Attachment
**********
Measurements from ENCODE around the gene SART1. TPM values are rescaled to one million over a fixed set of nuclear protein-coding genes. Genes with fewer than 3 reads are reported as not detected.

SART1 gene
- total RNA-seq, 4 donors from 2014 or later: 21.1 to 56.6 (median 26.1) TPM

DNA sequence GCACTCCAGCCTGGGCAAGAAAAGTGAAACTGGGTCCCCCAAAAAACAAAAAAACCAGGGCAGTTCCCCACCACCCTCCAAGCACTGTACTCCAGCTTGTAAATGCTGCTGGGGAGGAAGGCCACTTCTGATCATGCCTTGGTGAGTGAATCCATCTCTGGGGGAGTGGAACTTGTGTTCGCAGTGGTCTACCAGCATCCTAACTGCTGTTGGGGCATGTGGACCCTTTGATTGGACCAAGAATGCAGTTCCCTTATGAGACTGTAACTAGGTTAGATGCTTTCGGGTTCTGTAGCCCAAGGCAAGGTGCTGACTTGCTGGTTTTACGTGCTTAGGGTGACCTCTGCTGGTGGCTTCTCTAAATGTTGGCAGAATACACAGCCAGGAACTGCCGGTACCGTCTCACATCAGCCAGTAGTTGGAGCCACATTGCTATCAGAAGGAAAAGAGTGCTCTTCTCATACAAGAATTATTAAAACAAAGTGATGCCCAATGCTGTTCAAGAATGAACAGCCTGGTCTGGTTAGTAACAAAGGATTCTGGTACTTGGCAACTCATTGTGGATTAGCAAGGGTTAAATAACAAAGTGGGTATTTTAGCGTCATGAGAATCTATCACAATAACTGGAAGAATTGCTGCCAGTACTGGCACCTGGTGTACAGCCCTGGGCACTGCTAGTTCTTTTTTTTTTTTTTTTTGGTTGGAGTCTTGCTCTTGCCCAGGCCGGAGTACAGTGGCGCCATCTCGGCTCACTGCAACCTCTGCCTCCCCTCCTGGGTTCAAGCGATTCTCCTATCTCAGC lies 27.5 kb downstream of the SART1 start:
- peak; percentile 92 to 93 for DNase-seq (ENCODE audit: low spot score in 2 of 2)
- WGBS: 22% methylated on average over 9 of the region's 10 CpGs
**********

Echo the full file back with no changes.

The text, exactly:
Measurements from ENCODE around the gene SART1. TPM values are rescaled to one million over a fixed set of nuclear protein-coding genes. Genes with fewer than 3 reads are reported as not detected.

SART1 gene
- total RNA-seq, 4 donors from 2014 or later: 21.1 to 56.6 (median 26.1) TPM

DNA sequence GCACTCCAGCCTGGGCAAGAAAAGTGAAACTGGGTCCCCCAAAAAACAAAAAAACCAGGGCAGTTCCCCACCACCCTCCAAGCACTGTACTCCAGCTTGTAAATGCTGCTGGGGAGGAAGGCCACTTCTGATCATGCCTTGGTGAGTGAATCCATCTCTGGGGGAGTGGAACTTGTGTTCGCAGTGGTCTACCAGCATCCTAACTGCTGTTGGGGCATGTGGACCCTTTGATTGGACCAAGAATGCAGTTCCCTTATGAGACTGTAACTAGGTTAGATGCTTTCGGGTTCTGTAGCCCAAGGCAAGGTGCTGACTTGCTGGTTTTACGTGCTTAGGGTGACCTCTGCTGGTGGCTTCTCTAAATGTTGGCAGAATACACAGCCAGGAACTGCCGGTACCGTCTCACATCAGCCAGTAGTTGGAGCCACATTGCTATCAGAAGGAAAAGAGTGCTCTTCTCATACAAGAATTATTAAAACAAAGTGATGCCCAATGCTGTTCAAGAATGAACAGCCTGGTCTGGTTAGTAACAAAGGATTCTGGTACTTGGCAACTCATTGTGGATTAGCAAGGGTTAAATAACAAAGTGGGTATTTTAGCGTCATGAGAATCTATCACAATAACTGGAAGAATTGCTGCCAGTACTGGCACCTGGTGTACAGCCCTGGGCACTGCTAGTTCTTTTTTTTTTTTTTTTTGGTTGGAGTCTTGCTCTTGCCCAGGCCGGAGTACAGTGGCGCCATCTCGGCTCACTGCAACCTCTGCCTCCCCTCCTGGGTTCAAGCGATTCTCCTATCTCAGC lies 27.5 kb downstream of the SART1 start:
- peak; percentile 92 to 93 for DNase-seq (ENCODE audit: low spot score in 2 of 2)
- WGBS: 22% methylated on average over 9 of the region's 10 CpGs